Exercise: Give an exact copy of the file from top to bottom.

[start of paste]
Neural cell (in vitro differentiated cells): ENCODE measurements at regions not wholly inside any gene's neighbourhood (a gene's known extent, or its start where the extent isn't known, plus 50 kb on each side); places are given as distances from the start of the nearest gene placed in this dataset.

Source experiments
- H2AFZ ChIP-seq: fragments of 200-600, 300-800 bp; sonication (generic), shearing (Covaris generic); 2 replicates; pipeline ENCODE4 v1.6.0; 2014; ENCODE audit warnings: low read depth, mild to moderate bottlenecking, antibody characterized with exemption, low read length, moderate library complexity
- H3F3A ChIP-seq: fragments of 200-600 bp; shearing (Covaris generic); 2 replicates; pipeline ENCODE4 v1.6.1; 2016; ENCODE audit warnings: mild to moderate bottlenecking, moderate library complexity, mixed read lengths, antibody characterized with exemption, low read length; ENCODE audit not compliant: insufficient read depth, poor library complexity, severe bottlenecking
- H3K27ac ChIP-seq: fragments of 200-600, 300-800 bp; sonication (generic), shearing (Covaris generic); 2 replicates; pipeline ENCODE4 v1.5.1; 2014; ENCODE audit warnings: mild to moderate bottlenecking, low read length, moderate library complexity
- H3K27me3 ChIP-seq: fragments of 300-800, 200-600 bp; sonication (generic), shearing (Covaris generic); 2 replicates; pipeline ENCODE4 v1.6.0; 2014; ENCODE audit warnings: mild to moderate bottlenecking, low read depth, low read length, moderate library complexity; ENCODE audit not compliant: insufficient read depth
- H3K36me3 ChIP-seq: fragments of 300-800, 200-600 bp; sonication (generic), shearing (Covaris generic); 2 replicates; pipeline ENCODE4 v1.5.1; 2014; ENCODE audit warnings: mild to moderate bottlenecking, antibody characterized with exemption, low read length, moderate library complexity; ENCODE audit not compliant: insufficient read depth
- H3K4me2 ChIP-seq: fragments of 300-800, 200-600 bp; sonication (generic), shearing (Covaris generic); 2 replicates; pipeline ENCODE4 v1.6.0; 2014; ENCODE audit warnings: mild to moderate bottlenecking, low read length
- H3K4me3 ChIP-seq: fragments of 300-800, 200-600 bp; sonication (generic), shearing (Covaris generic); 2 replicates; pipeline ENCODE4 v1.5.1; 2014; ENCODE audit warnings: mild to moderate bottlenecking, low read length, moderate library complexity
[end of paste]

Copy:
Neural cell (in vitro differentiated cells): ENCODE measurements at regions not wholly inside any gene's neighbourhood (a gene's known extent, or its start where the extent isn't known, plus 50 kb on each side); places are given as distances from the start of the nearest gene placed in this dataset.

Source experiments
- H2AFZ ChIP-seq: fragments of 200-600, 300-800 bp; sonication (generic), shearing (Covaris generic); 2 replicates; pipeline ENCODE4 v1.6.0; 2014; ENCODE audit warnings: low read depth, mild to moderate bottlenecking, antibody characterized with exemption, low read length, moderate library complexity
- H3F3A ChIP-seq: fragments of 200-600 bp; shearing (Covaris generic); 2 replicates; pipeline ENCODE4 v1.6.1; 2016; ENCODE audit warnings: mild to moderate bottlenecking, moderate library complexity, mixed read lengths, antibody characterized with exemption, low read length; ENCODE audit not compliant: insufficient read depth, poor library complexity, severe bottlenecking
- H3K27ac ChIP-seq: fragments of 200-600, 300-800 bp; sonication (generic), shearing (Covaris generic); 2 replicates; pipeline ENCODE4 v1.5.1; 2014; ENCODE audit warnings: mild to moderate bottlenecking, low read length, moderate library complexity
- H3K27me3 ChIP-seq: fragments of 300-800, 200-600 bp; sonication (generic), shearing (Covaris generic); 2 replicates; pipeline ENCODE4 v1.6.0; 2014; ENCODE audit warnings: mild to moderate bottlenecking, low read depth, low read length, moderate library complexity; ENCODE audit not compliant: insufficient read depth
- H3K36me3 ChIP-seq: fragments of 300-800, 200-600 bp; sonication (generic), shearing (Covaris generic); 2 replicates; pipeline ENCODE4 v1.5.1; 2014; ENCODE audit warnings: mild to moderate bottlenecking, antibody characterized with exemption, low read length, moderate library complexity; ENCODE audit not compliant: insufficient read depth
- H3K4me2 ChIP-seq: fragments of 300-800, 200-600 bp; sonication (generic), shearing (Covaris generic); 2 replicates; pipeline ENCODE4 v1.6.0; 2014; ENCODE audit warnings: mild to moderate bottlenecking, low read length
- H3K4me3 ChIP-seq: fragments of 300-800, 200-600 bp; sonication (generic), shearing (Covaris generic); 2 replicates; pipeline ENCODE4 v1.5.1; 2014; ENCODE audit warnings: mild to moderate bottlenecking, low read length, moderate library complexity